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Denotation vs. Connotation

five

[fahyv] /faɪv/
noun
1.
a cardinal number, four plus one.
2.
a symbol for this number, as 5 or V.
3.
a set of this many persons or things.
4.
a playing card, die face, or half of a domino face with five pips.
5.
Informal. a five-dollar bill:
Can you give me two fives for a ten?
adjective
6.
amounting to five in number.
Idioms
7.
take five, Informal. to take a brief respite.
Origin of five
1000
before 1000; 1925-30 for def 7; Middle English; Old English fīf; cognate with Dutch vijf, German fünf, Old Norse fimm, Gothic fimf, Latin quīnque, Greek pénte, Sanskrit pancha
Dictionary.com Unabridged
Based on the Random House Dictionary, © Random House, Inc. 2015.
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Examples from the Web for five
Contemporary Examples
Historical Examples
  • "five hundred—d'ye say five" said the postman from the half of his mouth that was clear.

    The Manxman Hall Caine
  • Barometer 28.48; thermometer 68 degrees at half-past five o'clock.

  • It moved slowly, and in about five minutes disappeared behind a mountain.

    The Book of the Damned Charles Fort
  • Returned about five miles and met the party coming on all right.

  • They stayed only five days in his hands, when they passed over to Mr. Doane.

    Cattle and Their Diseases Robert Jennings
British Dictionary definitions for five

five

/faɪv/
noun
1.
the cardinal number that is the sum of four and one
2.
a numeral, 5, V, etc, representing this number
3.
the amount or quantity that is one greater than four
4.
something representing, represented by, or consisting of five units, such as a playing card with five symbols on it
determiner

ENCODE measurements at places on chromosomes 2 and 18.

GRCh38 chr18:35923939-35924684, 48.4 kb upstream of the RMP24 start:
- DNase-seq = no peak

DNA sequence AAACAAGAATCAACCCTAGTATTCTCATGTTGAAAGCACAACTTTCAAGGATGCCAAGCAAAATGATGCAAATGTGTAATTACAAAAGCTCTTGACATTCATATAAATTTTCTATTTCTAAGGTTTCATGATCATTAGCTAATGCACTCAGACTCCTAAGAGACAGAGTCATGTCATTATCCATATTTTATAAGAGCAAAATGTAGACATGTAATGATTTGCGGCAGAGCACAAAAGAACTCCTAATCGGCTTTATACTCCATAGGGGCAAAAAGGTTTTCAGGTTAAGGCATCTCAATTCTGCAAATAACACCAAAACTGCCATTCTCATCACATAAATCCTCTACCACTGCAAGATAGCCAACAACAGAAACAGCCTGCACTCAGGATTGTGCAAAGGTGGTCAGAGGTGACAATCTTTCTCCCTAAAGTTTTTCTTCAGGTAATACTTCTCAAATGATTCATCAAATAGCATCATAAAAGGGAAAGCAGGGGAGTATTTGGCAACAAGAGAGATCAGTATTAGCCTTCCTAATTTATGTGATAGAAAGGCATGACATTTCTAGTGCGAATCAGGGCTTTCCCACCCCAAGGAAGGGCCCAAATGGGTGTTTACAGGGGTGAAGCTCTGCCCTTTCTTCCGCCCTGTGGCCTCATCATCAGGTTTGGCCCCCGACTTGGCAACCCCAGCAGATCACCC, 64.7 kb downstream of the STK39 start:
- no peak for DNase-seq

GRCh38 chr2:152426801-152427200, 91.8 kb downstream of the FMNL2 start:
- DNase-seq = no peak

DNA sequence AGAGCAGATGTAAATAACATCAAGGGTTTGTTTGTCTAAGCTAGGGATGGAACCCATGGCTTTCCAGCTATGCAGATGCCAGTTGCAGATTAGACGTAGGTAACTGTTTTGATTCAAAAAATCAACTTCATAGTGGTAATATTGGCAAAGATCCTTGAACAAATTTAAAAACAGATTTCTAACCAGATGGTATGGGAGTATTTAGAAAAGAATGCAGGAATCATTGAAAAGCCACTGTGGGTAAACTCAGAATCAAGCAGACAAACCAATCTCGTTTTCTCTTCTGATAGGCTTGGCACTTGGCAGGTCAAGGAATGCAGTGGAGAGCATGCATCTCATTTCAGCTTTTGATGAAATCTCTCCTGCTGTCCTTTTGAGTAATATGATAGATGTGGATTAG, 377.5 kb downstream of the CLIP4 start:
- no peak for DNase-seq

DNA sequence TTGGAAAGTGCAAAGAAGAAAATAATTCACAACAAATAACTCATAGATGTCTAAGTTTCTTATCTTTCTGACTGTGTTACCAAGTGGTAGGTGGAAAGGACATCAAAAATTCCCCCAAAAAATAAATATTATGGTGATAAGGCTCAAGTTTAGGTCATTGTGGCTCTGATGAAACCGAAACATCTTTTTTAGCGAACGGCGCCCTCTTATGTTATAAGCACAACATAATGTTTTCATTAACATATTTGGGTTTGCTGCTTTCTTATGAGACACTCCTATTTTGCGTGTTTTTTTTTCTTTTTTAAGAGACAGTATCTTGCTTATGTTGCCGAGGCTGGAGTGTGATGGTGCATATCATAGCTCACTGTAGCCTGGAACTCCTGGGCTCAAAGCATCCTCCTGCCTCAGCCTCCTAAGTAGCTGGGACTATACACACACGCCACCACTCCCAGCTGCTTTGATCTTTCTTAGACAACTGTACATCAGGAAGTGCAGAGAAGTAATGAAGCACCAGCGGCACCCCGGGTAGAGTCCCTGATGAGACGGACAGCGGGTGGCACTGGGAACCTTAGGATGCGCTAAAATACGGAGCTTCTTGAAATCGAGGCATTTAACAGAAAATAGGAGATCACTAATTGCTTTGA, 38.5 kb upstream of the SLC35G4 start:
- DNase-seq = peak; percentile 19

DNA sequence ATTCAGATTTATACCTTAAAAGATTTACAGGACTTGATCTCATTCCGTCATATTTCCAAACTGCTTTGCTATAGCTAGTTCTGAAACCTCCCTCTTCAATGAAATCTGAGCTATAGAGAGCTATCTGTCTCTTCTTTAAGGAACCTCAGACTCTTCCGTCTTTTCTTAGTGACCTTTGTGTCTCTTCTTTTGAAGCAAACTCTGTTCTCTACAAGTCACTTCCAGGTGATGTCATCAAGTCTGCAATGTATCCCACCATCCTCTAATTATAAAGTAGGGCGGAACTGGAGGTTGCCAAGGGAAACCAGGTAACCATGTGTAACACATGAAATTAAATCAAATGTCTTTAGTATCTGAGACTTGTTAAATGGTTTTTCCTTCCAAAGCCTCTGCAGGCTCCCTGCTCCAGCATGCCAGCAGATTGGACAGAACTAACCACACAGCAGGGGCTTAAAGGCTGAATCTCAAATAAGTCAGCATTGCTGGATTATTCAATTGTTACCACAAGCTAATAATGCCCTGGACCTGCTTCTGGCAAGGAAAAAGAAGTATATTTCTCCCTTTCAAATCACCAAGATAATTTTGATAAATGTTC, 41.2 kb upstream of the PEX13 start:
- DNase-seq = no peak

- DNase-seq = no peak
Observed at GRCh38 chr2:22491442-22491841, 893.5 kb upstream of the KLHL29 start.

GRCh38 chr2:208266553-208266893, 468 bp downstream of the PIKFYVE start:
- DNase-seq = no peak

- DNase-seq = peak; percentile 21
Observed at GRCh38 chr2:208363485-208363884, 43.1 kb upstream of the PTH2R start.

5.
  1. amounting to five: five minutes, five nights
  2. (as pronoun): choose any five you like, related prefixes penta- quinque-
See also fives
Word Origin
Old English fīf; related to Old Norse fimm, Gothic fimf, Old High German finf, Latin quinque, Greek pente, Sanskrit pañca
Collins English Dictionary - Complete & Unabridged 2012 Digital Edition
© William Collins Sons & Co. Ltd. 1979, 1986 © HarperCollins
Publishers 1998, 2000, 2003, 2005, 2006, 2007, 2009, 2012
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Word Origin and History for five
n.

Old English fif, from Proto-Germanic *fimfe (cf. Old Frisian and Old Saxon fif, Dutch vijf, Old Norse fimm, Old High German funf, Gothic fimf), from PIE *penkwe- (cf. Sanskrit panca, Greek pente, Latin quinque, Old Church Slavonic peti, Lithuanian penke, Old Welsh pimp). The sound shift that removed the *-m- is a regular development involving Old English, Old Frisian, and Old Saxon (cf. thought, from stem of think; couth from *kunthaz; us from *uns.

Slang five-finger discount "theft" is from 1966. Five o'clock shadow attested by 1937. The original five-year plan was 1928 in the U.S.S.R.

Online Etymology Dictionary, © 2010 Douglas Harper
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Slang definitions & phrases for five

five

noun

The hand; the five fingers (1950s+ Jive talk)

Related Terms

give someone five, hang five, nine-to-five, slip (or give) me five, take five

The Dictionary of American Slang, Fourth Edition by Barbara Ann Kipfer, PhD. and Robert L. Chapman, Ph.D.
Copyright (C) 2007 by HarperCollins Publishers.
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Idioms and Phrases with five

five

see: take five
The American Heritage® Idioms Dictionary
Copyright © 2002, 2001, 1995 by Houghton Mifflin Company. Published by Houghton Mifflin Company.
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Word Value for five

10
11
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